1 bunch of scallions, chopped (1 cup packed)
1 medium onion, thinly sliced
2 garlic cloves, minced
 A pinch of red pepper flakes
A dash of crushed cardamom
1/3 teaspoon turmeric
1 cup of thin soup noodles
1-2 tablespoons freshly squeezed lemon/lime juice
Salt and pepper
Olive oil

  1. After beans have been soaked place them into a large pot, add 6 cups of water covering the beans. Bring to a boil, reduce heat to medium, cover and cook for 50 minutes.
  2. Add the chopped vegetables, stir.
  3. In a small skillet, heat 2 tablespoons of olive oil and saute onions until golden brown. Add turmeric, stir well, add the minced garlic, cardamom and red pepper flakes and saute for 3-5 minutes.
  4. Add the content of the skillet (onion, garlic and the spices) to the pot and continue cooking for another 10-15 minutes. Add noodles and more water if needed.
  5. Add the fruits to the soup and simmer on the lowest heat setting for another 20-30 minutes, allowing the fruits to cook and the flavors to blend without boiling so that the fruits hold their shapes and don't become too mushy. 
  6. Taste and adjust the seasoning and add lemon juice to taste.
Serve warm with bread.

*Variation: This is a wonderful and rather sweet version of the above recipe. This is more or less the same recipe as above but the following changes were made.
  1. In addition to the fruits and vegetables I've also added a medium-sized beet (peeled and cut into small pieces) and a small sliced carrot. 
  2. Instead of a cup of chickpeas I used 1/2 a cup of  chickpeas and 1/2 a cup of yellow split peas.
  3. I didn't use any spices other than salt and pepper. 
  4. No sauteed onion and garlic either.
  5. For a sweeter taste I added a tablespoon of honey. You may add a tablespoon of sugar.
  6. This soup has a beautiful color as well as an interesting and delicious taste.

July 06, 2010

Baghali Pokhteh - Cooked Fava Beans

I've always loved the taste of fresh and simple باقالی پخته cooked fava beans/broad beans (baghali) with a dash of salt, a sprinkle of groundگلپر golpar (angelica) and a squeeze of fresh lemon. I grew up with fava beans and that's how it was always prepared in our home. Fava bean season is very short but it's worth the wait. They are soft and creamy when cooked and have a nutty flavor and are quite addictive. It's hard to find fresh fava beans in the super markets and vegetable stores where I live, they are mostly available dried.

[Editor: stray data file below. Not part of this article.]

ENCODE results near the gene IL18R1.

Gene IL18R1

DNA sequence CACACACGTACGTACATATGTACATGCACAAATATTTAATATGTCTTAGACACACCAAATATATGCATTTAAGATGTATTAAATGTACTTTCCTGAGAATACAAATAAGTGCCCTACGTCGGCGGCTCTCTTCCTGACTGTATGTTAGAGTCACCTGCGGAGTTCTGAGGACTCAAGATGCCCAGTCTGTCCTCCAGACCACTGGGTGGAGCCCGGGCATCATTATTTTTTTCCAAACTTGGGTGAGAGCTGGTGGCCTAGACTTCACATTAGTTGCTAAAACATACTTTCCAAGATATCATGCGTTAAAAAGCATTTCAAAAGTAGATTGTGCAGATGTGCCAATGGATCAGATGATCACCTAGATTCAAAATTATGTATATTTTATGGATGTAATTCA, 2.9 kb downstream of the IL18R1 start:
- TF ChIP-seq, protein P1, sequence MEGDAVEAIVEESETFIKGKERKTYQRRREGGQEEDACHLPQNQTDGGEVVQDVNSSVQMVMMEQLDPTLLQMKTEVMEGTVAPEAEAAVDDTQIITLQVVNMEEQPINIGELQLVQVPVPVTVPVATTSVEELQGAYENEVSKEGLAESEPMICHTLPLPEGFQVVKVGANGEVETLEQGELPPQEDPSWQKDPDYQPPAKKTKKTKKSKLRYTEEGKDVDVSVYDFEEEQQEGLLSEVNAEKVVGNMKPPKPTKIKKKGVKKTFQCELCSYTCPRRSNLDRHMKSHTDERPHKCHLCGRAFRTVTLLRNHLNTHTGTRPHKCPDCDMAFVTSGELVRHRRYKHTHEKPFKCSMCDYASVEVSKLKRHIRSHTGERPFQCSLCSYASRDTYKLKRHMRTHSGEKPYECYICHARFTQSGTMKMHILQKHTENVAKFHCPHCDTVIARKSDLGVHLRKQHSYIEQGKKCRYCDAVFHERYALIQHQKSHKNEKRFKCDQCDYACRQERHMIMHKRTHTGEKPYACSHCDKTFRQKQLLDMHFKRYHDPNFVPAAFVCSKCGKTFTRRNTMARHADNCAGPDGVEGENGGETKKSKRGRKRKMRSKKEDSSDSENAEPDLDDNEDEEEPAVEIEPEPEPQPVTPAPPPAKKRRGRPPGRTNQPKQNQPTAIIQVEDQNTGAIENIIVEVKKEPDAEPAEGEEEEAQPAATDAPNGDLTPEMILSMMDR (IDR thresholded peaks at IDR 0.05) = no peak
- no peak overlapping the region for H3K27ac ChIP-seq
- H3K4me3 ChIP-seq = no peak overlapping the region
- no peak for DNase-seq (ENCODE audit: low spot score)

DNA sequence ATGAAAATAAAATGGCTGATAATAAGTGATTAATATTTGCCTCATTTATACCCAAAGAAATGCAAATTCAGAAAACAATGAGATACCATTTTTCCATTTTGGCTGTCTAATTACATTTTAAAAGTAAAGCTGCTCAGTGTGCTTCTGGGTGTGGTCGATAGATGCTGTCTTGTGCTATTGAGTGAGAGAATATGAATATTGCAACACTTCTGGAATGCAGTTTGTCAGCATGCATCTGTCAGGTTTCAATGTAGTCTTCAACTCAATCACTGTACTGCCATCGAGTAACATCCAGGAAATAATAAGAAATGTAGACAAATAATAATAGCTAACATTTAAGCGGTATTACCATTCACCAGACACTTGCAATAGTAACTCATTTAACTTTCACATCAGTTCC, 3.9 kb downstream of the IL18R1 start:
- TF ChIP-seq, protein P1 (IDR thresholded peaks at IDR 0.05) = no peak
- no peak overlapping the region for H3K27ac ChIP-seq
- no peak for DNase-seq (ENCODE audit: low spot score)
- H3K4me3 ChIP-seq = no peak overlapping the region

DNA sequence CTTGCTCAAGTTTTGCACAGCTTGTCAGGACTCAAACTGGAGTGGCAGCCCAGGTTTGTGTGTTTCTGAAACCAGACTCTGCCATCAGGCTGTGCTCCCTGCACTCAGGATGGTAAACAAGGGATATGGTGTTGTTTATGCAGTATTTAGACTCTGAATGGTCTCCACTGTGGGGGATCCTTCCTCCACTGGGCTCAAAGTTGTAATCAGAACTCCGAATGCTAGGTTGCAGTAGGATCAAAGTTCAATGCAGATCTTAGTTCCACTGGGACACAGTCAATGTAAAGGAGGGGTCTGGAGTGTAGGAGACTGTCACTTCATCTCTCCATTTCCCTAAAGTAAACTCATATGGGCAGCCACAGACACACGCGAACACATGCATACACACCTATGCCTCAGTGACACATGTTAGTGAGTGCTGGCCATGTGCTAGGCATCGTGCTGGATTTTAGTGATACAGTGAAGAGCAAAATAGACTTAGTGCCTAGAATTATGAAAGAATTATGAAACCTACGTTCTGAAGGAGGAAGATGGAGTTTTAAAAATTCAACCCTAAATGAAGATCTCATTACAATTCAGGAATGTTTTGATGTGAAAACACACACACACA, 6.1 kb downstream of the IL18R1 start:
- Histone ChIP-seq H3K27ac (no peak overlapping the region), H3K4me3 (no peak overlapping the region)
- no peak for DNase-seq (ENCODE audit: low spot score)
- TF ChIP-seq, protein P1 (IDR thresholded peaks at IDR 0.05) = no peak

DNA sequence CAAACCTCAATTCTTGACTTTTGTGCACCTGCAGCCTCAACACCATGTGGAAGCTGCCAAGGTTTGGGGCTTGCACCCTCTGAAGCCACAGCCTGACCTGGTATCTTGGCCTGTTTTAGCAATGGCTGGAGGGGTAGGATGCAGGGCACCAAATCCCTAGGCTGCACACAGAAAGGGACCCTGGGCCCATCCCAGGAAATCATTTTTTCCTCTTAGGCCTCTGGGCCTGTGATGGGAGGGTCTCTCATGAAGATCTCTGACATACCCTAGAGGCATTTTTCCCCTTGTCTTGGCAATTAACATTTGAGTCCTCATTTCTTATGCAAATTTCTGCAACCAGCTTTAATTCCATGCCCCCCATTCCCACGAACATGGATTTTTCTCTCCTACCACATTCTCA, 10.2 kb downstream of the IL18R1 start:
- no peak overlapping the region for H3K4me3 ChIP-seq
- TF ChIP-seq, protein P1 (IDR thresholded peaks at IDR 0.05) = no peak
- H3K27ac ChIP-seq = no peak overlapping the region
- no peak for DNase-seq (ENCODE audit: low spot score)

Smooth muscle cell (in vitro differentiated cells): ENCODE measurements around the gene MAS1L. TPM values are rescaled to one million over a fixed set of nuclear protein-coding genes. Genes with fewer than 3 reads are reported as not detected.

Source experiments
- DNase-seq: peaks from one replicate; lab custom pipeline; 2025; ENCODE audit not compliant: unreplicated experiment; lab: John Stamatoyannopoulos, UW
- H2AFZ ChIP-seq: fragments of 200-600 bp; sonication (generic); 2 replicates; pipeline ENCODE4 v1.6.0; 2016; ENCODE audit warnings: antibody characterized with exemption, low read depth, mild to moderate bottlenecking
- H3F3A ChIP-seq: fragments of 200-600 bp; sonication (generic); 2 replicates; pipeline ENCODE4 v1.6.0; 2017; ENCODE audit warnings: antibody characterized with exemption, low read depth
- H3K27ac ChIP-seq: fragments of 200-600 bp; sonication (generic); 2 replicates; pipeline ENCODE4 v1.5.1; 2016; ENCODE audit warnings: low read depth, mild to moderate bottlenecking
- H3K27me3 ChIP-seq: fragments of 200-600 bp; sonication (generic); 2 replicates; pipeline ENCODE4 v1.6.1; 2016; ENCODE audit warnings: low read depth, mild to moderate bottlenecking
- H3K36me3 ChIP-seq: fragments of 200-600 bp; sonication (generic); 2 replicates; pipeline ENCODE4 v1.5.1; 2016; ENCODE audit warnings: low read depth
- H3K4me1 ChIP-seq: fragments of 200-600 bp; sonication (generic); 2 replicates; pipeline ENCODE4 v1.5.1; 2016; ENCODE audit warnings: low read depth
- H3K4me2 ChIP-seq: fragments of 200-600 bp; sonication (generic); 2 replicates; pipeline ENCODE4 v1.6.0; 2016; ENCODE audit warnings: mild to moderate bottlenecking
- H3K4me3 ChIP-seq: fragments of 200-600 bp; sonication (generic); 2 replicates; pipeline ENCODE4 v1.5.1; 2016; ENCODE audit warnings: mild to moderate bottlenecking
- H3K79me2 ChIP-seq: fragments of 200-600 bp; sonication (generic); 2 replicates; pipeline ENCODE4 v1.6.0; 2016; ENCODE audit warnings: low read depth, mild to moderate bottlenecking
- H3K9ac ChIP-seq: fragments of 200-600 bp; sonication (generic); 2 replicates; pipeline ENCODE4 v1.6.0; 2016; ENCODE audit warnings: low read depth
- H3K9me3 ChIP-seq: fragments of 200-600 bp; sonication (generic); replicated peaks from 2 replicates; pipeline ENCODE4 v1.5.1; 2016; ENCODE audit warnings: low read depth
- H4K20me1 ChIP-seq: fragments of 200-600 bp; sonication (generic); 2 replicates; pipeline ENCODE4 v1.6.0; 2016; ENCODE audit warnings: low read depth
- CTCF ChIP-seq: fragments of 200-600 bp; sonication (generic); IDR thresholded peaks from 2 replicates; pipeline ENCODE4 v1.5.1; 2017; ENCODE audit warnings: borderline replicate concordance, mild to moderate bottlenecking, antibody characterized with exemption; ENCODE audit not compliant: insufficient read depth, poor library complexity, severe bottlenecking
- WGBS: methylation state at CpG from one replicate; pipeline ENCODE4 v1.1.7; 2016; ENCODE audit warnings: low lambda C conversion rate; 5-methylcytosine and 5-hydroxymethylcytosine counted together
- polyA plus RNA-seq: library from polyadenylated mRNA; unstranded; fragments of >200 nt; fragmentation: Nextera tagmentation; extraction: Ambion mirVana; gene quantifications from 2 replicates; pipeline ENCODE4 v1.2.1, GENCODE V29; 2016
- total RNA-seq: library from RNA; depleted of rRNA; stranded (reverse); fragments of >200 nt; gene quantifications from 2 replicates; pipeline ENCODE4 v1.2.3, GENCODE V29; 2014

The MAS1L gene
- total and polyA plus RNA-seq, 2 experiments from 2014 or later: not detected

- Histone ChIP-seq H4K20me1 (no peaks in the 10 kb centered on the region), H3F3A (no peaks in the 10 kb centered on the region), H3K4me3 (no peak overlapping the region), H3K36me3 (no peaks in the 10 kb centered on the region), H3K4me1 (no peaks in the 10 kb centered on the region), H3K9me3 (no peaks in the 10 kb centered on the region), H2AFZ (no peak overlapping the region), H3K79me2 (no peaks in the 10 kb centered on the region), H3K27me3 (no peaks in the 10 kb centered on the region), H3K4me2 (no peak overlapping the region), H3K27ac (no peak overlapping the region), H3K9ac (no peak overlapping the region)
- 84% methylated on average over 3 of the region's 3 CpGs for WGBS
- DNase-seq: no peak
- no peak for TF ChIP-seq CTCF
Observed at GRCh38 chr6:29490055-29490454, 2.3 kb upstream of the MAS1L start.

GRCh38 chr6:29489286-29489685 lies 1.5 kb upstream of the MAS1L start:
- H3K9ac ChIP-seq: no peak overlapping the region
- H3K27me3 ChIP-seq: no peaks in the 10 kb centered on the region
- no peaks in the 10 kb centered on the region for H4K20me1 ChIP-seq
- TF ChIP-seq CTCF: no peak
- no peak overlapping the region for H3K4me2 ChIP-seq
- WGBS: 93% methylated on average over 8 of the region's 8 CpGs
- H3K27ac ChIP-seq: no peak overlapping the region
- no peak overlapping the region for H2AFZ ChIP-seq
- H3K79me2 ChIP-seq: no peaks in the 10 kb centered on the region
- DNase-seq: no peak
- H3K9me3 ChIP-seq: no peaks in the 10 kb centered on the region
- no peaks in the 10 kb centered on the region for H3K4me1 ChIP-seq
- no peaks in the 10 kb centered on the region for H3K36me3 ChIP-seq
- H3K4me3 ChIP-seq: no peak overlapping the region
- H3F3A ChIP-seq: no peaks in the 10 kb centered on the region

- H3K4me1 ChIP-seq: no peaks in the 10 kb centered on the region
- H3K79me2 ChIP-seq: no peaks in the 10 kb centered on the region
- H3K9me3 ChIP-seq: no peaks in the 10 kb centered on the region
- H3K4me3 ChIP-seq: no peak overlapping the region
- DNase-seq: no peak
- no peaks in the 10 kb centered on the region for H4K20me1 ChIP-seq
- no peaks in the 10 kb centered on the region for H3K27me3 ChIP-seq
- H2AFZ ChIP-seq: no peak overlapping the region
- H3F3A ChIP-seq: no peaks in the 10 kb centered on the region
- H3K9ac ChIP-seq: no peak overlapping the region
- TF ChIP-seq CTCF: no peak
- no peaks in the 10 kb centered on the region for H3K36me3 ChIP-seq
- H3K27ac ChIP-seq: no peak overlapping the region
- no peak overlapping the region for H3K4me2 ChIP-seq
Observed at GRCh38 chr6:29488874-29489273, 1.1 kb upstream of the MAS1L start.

This is a down-to-earth finger food that you cook and serve to people that you are comfortable around because it may be a little messy removing the layers with your fingers, but that's part of the enjoyment of eating cooked fava beans! My guess is that since fava beans were cooked in large quantities for many people in the past it would have been too time consuming to remove not one but two thick and tough layers of skins, therefore cooking the whole thing all at once was a better option and an easier and quicker way of dealing with these hidden edible treasures. This way, everyone in the family would participate and join in on the fun task of  removing the layers for their own consumption. Thus, this recipe is very easy and there's almost no preparation time besides rinsing them and washing the outer layer under running water, while they are nestled in their waxy pods. However, if you prefer, remove the shells before cooking.

I remember the spring that my parents decided to plant fava beans in our side garden. They grew fast and became tall and beautiful. On a beautiful sunny afternoon, when all the energetic kids on our block came home from school, this fava bean field seemed like such a great place for playing hide-and-seek. The aftermath wasn't pretty though and the ground ended up being covered by ravaged fava bean plants. Let's just say my parents weren't too pleased with what they saw early that evening! That was the last time they planted fava beans in our garden.

Baghali Pokhteh - Cooked Fava Beans

Serves 4-6

2 pounds fresh fava beans in pods
Salt to taste
1-2 tablespoons angelica powder,  It may be found in most Middle Eastern grocery stores
1-2 freshly squeezed lemon juice